This story was updated on 6/8/2023.

The James Beard Foundation is no stranger to drama, but the organization managed to avoid major debacles over the past year. Many people heralded its most recent Restaurant and Chef Awards ceremony in 2022—the first since a two-year hiatus—as an era of change for JBF, with a rocky two years in the rearview.

That is until May 11, when Alabama chef Timothy Hontzas was removed from consideration for this year’s prestigious awards. His quiet disqualification, which was not communicated to committee members before it became public knowledge through local reporting, resurfaced familiar criticism of JBF’s opaque and generally confusing procedures.

Hontzas was a finalist this year in the Best Chef: South category before allegedly violating JBF’s code of ethics by yelling at employees and patrons. In response to Hontzas’s removal, one outspoken chef denounced his disqualification as “fake virtue-signaling” and another removed himself as a judge in protest. Meanwhile, a member of the Restaurant and Chef Committee that evaluates candidates in Hontzas’s region took issue with the foundation’s lack of transparency and communication and resigned from his volunteer position. 


Then on May 31, with the award announcement ceremony less than a week out, Kentucky chef Sam Fore, a finalist in the Best Chef: Southeast category, told the New York Times that she’d also been questioned by investigators. An anonymous tip into posts on her private and public social media accounts—several of them purportedly speaking out against domestic violence and sexual violence—had put her at risk for disqualification. Fore, who owns the Sri Lankan–Southern pop-up Tuk Tuk in Lexington, Kentucky, said there was little credence to the tipster’s allegation that her posts were evidence of “targeted harassment” or “bullying,” as the investigators had allegedly suggested. The fact that one person’s anonymous account imperiled her standing—with minimal opportunity to defend herself—is evidence of a flawed vetting system, she told the Times.

Despite the controversy, the awards are widely regarded as one of the most prestigious in the restaurant world. In a black-tie ceremony, JBF deems a number of chefs, restaurateurs, and bar owners across the country the best in their craft each year, per the organization’s criteria. It’s a highly coveted accolade that can fundamentally change a chef’s career. For diners, it’s a road map of some of the best restaurants across the country.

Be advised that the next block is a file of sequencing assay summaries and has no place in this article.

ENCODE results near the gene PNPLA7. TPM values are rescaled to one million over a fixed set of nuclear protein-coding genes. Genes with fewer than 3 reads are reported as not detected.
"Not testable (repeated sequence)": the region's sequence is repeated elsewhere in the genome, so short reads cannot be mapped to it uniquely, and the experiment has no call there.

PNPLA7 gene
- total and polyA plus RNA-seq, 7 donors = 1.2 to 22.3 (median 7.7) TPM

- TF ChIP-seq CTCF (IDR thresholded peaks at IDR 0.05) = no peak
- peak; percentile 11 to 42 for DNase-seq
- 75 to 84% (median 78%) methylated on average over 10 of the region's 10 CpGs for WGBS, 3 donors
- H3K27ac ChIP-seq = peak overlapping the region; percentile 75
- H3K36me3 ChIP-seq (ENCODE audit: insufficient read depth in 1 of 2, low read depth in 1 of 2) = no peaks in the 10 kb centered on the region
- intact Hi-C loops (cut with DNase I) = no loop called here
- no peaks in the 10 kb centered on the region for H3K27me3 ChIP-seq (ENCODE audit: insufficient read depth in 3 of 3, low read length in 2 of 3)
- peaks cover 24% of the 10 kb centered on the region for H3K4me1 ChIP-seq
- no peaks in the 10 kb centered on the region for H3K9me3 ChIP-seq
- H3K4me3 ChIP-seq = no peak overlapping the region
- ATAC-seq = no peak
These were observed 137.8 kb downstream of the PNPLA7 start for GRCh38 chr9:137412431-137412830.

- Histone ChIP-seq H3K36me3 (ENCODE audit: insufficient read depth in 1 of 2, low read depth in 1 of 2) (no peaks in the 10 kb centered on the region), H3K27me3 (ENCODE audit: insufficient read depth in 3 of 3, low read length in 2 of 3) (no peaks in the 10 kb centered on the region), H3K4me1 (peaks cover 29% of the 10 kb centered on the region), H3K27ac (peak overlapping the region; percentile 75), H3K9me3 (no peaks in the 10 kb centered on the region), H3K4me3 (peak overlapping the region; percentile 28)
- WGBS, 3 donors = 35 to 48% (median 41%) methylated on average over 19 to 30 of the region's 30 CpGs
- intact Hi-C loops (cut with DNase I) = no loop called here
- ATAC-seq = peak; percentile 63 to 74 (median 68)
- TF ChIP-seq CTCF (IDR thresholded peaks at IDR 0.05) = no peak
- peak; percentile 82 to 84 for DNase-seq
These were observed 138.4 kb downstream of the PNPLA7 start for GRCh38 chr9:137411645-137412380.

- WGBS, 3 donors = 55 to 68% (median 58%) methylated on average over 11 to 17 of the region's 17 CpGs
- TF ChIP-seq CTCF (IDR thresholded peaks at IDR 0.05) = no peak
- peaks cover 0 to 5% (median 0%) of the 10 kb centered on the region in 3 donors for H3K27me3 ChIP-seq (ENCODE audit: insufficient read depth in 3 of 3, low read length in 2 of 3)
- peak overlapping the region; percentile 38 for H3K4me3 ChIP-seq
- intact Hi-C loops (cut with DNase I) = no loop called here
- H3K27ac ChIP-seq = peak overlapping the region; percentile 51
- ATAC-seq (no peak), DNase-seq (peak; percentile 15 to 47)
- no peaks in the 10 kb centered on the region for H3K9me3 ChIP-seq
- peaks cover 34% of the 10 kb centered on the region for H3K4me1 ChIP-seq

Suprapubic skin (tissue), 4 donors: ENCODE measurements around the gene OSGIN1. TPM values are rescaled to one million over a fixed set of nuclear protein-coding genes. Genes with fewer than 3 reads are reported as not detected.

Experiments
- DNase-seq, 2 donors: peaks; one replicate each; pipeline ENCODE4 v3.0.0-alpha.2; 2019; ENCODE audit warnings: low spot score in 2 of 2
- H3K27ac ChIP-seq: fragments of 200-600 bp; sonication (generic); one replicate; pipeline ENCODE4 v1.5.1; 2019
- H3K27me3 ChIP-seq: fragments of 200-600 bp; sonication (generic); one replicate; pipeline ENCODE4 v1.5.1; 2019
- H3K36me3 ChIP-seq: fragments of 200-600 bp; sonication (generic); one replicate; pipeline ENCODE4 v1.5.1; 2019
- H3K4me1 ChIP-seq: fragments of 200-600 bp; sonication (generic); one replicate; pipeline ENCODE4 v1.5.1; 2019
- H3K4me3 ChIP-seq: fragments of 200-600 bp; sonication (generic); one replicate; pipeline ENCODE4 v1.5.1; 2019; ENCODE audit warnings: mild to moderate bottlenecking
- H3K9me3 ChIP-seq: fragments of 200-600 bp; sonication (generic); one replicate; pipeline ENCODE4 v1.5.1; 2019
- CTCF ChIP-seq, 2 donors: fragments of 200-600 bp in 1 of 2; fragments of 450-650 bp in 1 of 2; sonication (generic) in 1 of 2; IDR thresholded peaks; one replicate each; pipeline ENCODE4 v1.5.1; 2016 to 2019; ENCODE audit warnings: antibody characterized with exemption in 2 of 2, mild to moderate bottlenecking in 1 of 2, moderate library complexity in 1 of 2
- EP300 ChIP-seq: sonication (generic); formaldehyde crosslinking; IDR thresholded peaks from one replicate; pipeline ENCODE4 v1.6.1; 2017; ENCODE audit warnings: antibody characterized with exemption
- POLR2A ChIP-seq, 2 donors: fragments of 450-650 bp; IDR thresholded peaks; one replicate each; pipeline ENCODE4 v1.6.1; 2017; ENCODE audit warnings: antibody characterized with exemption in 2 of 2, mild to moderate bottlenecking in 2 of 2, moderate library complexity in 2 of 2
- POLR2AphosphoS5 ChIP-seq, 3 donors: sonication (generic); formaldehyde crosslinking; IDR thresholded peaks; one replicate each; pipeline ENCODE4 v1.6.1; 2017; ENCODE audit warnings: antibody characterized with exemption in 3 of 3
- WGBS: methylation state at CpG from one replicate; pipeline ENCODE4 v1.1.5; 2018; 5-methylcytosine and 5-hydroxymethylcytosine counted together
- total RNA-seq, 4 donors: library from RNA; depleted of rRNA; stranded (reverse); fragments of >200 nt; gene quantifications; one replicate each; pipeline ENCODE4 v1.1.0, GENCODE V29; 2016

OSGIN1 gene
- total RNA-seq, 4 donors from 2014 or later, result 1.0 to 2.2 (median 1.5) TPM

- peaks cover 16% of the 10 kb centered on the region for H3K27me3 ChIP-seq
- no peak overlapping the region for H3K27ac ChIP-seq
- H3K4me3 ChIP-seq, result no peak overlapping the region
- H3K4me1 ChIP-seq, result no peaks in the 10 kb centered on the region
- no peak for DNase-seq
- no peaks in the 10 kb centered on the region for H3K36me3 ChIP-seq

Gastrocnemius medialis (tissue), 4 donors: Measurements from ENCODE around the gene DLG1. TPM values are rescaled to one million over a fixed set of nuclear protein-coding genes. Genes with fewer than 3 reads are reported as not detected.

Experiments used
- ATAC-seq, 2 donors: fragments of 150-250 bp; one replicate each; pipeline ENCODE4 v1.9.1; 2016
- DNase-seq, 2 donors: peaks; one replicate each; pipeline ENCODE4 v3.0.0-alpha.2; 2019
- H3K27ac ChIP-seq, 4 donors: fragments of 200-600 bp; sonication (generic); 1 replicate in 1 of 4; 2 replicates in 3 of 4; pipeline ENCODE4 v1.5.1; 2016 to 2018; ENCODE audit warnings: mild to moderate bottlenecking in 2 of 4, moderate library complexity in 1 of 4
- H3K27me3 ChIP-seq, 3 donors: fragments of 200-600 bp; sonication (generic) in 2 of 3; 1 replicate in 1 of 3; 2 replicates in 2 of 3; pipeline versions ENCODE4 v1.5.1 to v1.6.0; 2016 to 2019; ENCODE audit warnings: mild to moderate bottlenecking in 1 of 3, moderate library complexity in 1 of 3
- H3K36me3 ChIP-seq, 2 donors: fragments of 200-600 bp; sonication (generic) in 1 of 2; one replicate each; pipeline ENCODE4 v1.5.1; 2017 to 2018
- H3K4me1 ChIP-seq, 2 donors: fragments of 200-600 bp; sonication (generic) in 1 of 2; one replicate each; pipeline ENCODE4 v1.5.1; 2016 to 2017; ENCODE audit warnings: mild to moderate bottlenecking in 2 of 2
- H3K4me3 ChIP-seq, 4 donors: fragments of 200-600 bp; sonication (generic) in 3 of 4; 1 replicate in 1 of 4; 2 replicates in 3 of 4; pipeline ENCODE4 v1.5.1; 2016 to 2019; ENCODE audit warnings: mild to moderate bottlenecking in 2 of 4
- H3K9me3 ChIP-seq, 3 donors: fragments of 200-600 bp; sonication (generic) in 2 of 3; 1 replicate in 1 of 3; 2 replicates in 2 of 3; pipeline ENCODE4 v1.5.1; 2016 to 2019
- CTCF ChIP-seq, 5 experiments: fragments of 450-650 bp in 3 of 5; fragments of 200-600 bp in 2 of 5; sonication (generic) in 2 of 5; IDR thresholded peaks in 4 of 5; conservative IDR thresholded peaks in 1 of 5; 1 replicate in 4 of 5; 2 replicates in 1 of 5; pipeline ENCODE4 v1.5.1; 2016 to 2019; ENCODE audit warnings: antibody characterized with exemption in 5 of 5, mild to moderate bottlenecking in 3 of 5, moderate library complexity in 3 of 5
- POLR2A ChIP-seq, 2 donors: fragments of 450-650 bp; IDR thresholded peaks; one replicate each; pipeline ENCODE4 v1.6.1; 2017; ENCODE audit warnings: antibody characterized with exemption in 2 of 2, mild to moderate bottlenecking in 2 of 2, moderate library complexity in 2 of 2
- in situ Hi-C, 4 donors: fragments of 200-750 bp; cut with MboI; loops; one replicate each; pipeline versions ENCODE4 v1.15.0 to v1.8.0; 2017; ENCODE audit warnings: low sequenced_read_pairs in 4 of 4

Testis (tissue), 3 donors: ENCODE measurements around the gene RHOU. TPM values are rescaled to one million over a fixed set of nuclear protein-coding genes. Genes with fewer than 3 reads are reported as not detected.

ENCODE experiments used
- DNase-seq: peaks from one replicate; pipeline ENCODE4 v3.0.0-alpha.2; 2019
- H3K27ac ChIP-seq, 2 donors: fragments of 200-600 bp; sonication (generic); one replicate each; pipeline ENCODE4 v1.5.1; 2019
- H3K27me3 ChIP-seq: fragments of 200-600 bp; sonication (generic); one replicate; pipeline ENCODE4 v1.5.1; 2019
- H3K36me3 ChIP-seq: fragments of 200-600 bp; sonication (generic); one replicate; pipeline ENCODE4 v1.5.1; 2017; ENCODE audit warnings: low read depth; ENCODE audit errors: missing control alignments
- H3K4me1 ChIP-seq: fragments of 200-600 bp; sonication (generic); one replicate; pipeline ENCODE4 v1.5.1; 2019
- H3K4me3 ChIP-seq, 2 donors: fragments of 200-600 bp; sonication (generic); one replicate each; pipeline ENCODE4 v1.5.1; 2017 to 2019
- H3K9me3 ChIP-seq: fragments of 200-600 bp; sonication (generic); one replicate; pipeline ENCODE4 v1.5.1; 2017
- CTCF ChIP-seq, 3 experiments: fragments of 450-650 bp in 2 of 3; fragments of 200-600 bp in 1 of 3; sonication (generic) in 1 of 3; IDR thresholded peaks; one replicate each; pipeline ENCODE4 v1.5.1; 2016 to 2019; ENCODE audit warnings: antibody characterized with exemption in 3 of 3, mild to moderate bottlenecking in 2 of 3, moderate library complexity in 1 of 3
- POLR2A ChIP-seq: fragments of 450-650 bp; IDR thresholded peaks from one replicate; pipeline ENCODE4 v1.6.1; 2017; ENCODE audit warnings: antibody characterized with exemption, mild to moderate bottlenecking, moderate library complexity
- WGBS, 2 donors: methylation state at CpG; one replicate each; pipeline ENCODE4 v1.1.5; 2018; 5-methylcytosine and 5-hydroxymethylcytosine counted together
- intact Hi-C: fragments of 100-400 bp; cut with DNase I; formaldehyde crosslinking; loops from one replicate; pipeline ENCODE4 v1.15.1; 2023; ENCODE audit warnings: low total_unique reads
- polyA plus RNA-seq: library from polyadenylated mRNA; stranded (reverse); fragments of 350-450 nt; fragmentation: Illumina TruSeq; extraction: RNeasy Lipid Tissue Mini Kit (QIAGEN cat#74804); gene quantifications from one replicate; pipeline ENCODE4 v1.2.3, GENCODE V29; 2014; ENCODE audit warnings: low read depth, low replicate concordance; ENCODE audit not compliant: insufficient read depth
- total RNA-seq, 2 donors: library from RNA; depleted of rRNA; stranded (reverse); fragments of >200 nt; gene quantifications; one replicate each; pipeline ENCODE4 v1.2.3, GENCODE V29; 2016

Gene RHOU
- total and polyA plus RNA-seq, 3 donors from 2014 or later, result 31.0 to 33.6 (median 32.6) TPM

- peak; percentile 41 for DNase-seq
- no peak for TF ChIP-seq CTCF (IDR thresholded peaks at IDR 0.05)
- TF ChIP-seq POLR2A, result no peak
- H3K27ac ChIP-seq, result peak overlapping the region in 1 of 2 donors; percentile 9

But over the years, the foundation has found itself at the center of myriad dramas. From issues of diversity in its pool of winners to internal and external critiques of disciplinary procedures, it’s been a rough few years for the Beards. From internal demands for more diversity to criticism for a lack of transparency in judging methods, here’s a timeline of Beard-related drama over the past three years. 

A group of James Beard Foundation staff send a letter to the organization demanding more diversity and better pay (July 24, 2020)

In a letter to JBF, which was leaked to Eater, an anonymous group of employees called upon senior leadership to rectify “pay disparity, inadequate benefits, long hours, and challenging working conditions.” Specifically, they demanded that JBF diversify its senior leadership team and board of trustees, bring a diversity, equity, and inclusion lens to its programming, institute salary transparency, and hire a human resources representative that “focuses on community culture.” The group of employees also invoked the Black Lives Matter protests swelling around the country that summer, asking that JBF back up their statements of solidarity with material change.

JBF cancels its 2020 and 2021 ceremonies, chalking up the decision to the pandemic (August 20, 2020)

As the pandemic rocked restaurants in 2020, JBF shared in an August press release that continuing with its award ceremonies would “do little to further the industry in its current uphill battle.” Not only would JBF cancel that year’s ceremony, slated to be held on September 25, 2020, but the following year’s too. “The Awards recognize work done during the previous calendar year, so any intent to hold a ceremony in 2021 based on 2020 work would be unfair and misguided,” it wrote in the release. 

Leave a Reply

Your email address will not be published. Required fields are marked *